He said that he kind-of has an inner monologue, but it’s just a string of words, unless he imagines it in like an actor’s voice, then it’s like his thoughts have a narrator. And as for images, he says he can remember a similar image and extrapolate from that, but to put it in computer terms, images are more like a database entry with various qualities of the image listed but the link to the image is broken.

 

And this is a common thing I ran across researching this, that people with aphantasia can recall various details of an image but it just doesn’t form an actual image in their minds. Now to switch to the other side of the spectrum for a second, someone with hyperphantasia might see pictures in their mind so vivid that they can have trouble telling the difference between imagination and reality.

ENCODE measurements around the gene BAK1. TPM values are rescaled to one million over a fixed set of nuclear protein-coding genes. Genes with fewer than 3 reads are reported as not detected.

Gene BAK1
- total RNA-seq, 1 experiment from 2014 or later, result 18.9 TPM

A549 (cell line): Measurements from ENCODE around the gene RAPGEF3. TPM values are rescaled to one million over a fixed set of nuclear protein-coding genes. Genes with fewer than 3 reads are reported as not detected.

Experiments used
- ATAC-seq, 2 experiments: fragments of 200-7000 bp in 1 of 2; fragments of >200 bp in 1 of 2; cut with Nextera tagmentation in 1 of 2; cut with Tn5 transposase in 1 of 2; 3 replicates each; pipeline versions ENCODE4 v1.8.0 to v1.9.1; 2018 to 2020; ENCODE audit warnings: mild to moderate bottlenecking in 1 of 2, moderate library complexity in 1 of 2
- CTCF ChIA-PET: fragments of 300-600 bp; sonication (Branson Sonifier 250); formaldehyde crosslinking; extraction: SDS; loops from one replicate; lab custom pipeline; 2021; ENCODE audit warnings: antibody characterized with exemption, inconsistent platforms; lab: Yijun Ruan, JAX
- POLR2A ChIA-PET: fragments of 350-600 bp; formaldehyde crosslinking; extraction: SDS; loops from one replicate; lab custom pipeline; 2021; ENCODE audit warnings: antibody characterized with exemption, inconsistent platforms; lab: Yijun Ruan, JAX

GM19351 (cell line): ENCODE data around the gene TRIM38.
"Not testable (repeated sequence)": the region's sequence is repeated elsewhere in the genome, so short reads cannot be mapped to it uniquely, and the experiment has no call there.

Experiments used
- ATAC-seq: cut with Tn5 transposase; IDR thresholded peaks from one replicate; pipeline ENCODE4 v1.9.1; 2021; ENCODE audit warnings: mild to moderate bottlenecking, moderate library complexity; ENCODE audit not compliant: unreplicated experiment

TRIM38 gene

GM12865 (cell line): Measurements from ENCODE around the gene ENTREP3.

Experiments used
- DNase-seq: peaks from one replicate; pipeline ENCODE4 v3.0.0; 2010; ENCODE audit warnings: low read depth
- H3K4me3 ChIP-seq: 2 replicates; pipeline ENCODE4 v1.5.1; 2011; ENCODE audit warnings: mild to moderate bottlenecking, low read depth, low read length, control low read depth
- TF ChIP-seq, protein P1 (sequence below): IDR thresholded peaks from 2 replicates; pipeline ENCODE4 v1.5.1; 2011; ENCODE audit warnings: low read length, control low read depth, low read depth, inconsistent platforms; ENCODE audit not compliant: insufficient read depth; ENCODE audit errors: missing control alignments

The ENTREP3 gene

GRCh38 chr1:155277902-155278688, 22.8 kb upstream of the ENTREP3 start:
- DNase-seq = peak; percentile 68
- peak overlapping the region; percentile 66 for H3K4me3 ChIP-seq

In fact, for some people the visualization in their mind is more visceral and affecting than looking at an actual image.

The artist Clare Dudeney described this in an interview with Science Focus in 2019, saying, “When people describe some terrible accident, I visualise it so strongly that I feel it’s happening to me.” She added, “I can watch gruesome things on TV and be fine, but a passage in a book can bring to mind such vivid images that I faint.”

 

Honestly, I might be closer to that than I am to aphantasia. Sometimes I’ll be daydreaming and maybe I’ll imagine trying to catch something and I’ll knock things off my table. Happened a lot when I was a kid in school actually, I got stared at a lot.